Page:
Me, I'm not so sure. The problem with investing on the bleeding edge of tech is that the future's incredibly hard to predict. Case in point: 3-D television. It was supposed to be a big sales driver last year, right? Ask Best Buy (NYSE: BBY  ) how that worked out for them. (Hint: Sales were down 2% last quarter.) Investors who were gambling on a surge of consumer spending on fancy new 3-D sets to drive profits higher at Corning (NYSE: GLW  ) , which makes the LCD TV glass, or Dolby (NYSE: DLB  ) , which does the sound systems, suffered similar let-downs.

Meanwhile, TV tech continues to evolve at a frightening rate. Maybe Canaccord's right and OLED television displays are the next big thing (and hopefully bigger than 3-D.) Maybe not. What I do know is that right now, shares of Universal Display fetch a sky-high price of 60 times annual sales, versus consensus analyst estimates of 40% long-term earnings growth at the company. Put another way, if UD could wave a magic wand and instantly turn 100% of its revenues into profits -- convince its employees to work for free, get the electric company to give it power gratis, and have Habitat for Humanity build its factories ... the stock would still be overpriced at 60x earnings and a 40% growth rate.

Once you realize that even magic can't save this stock, you don't need a crystal ball to see where it's headed.

Fool contributor Rich Smith owns shares of Dolby. You can find him on CAPS, publicly pontificating under the handle TMFDitty, where he's currently ranked No. 520 out of more than 170,000 members. The Motley Fool has a disclosure policy.

Trimble Navigation is a Motley Fool Big Short short-sale pick. Best Buy is a Motley Fool Inside Valuerecommendation. Universal Display is a Motley Fool Rule Breakers recommendation. Best Buy and Dolby Laboratories are Motley Fool Stock Advisor picks. Alpha Newsletter Account, LLC has opened a short position on Trimble Navigation. The Fool owns shares of Best Buy.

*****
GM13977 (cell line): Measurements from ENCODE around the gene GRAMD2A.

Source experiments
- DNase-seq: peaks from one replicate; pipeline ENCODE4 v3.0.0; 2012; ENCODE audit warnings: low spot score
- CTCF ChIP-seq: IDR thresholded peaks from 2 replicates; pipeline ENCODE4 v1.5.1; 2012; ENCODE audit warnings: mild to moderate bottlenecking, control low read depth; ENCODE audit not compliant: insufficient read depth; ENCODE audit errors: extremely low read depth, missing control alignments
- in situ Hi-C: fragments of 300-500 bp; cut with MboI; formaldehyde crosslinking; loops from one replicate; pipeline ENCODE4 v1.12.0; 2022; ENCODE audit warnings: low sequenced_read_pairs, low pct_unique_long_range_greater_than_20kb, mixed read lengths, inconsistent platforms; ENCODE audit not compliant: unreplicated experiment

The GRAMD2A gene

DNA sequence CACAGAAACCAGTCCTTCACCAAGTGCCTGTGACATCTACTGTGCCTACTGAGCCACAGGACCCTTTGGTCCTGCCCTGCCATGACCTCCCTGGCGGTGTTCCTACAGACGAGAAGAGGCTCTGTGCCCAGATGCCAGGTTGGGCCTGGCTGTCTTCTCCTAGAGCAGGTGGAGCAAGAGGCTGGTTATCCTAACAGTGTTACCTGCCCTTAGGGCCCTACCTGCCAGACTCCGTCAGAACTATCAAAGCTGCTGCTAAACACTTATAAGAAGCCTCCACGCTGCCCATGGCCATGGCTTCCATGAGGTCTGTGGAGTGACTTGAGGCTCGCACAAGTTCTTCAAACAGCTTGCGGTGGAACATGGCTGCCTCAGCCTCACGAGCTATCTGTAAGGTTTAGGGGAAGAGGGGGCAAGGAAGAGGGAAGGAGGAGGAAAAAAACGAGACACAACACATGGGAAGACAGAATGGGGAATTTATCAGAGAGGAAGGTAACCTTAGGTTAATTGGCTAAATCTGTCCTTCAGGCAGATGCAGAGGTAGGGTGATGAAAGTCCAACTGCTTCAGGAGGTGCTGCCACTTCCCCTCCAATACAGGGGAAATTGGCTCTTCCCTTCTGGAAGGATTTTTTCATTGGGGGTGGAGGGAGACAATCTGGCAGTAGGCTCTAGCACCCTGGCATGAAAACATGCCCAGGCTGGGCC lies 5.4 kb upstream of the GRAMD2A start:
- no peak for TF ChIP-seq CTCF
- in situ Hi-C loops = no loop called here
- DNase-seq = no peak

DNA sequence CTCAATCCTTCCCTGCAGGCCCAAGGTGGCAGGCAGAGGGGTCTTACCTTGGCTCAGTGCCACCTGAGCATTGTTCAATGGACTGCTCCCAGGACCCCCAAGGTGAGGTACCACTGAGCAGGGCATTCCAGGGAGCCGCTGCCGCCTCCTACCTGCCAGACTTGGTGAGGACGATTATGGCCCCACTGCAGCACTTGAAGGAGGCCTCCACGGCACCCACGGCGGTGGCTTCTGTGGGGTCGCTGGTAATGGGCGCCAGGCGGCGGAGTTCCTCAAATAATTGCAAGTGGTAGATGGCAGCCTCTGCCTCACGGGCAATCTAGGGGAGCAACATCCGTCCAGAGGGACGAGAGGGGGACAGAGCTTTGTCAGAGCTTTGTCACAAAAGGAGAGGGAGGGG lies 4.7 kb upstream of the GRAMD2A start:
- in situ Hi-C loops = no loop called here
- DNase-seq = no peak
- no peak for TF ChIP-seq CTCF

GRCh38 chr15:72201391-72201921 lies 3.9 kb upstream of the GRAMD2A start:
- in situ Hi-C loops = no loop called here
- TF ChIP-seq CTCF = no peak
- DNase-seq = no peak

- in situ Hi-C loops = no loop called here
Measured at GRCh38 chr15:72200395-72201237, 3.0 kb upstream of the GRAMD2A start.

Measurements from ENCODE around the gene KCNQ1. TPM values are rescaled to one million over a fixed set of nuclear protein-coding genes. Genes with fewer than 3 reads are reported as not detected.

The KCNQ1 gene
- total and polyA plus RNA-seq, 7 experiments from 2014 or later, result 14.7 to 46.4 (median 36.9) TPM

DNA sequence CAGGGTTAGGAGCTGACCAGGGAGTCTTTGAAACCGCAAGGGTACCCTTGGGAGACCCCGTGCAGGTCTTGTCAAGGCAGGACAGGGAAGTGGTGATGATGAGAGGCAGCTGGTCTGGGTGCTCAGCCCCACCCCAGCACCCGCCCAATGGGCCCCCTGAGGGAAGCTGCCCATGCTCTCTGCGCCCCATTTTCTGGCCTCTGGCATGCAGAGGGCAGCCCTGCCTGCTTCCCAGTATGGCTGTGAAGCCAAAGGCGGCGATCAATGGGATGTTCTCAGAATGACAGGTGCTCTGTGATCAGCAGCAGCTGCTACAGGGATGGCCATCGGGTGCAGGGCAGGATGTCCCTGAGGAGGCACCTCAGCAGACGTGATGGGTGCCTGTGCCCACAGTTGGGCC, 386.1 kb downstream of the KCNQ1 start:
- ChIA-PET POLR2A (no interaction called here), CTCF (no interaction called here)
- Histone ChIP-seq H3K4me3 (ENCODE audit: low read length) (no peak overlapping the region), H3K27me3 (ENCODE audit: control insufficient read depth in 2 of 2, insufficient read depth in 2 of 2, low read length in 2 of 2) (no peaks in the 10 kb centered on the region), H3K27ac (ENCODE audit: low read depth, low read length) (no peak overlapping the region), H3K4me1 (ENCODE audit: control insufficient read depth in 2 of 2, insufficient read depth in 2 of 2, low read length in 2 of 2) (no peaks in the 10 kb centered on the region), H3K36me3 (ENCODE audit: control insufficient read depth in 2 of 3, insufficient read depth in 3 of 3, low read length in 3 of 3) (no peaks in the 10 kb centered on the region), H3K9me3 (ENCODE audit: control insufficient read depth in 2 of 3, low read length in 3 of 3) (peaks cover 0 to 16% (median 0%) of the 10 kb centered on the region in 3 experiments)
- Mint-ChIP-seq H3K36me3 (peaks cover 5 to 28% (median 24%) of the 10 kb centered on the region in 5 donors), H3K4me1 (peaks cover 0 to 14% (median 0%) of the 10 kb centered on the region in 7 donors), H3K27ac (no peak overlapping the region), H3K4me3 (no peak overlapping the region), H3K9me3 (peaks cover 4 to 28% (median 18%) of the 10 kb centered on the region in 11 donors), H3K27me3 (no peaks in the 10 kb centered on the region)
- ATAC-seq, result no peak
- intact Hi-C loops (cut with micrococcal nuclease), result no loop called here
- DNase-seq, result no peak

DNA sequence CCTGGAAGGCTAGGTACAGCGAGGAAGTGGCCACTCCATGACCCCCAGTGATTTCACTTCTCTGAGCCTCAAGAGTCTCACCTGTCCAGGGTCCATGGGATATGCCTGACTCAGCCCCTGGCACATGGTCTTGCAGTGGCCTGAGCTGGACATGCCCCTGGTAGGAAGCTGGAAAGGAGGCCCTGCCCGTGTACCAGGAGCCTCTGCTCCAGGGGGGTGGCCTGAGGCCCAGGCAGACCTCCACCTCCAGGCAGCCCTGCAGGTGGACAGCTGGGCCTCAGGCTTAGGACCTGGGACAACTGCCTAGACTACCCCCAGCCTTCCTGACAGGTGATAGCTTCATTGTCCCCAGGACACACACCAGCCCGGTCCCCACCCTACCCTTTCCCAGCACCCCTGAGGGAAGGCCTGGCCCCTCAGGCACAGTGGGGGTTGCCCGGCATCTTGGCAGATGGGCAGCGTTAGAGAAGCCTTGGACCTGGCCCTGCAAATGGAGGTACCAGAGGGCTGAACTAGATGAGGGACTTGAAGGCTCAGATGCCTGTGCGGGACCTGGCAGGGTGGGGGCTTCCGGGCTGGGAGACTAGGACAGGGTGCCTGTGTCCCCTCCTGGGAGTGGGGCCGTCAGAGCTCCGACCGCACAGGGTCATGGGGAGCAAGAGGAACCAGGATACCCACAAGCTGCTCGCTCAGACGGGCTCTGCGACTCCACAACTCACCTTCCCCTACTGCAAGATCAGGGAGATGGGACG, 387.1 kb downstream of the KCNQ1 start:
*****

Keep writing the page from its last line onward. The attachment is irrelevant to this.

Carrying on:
Fools may not all hold the same opinions, but we all believe that considering a diverse range of insights makes us better investors.

Read/Post Comments (2) | Recommend This Article (7)

Comments from our Foolish Readers

Help us keep this a respectfully Foolish area! This is a place for our readers to discuss, debate, and learn more about the Foolish investing topic you read about above. Help us keep it clean and safe. If you believe a comment is abusive or otherwise violates our Fool's Rules, please report it via the Report this Comment Report this Comment icon found on every comment.

  • Report this Comment On May 12, 2011, at 1:25 AM, Redistributed wrote:

    In response to Rich smiths article:

    So "Rich Smith" you are also seeing Samsungs 10 billion dollar investment in OLED factories as a flop? Let's see what seems more likely. Samsung the largest OEM provider in the world just demolishes 10 billion dollar factories and reduces its companies market cap by 10% OR The 10 billion dollars spent on the new plants makes them operational increasing the current production output by literally 10 fold. That is the actual increase from current output to new plant capacity by the way.

    Secondly you just made some extrapolations based on your inability to either understand or read financial statements. Had you actually known what you were doing you would have noticed "UDC's", "Yeah everyone else uses the C so that's another way we can tell you're not really up to date on any of this" $0.31 loss per share was the result of a non cash stock warrant liability. Outstanding warrants have to be recorded as a liability via the down round provision. The warrant liability was $13,109,785 for Q1 which is calculated at $8,926,212 via the Black–Scholes model.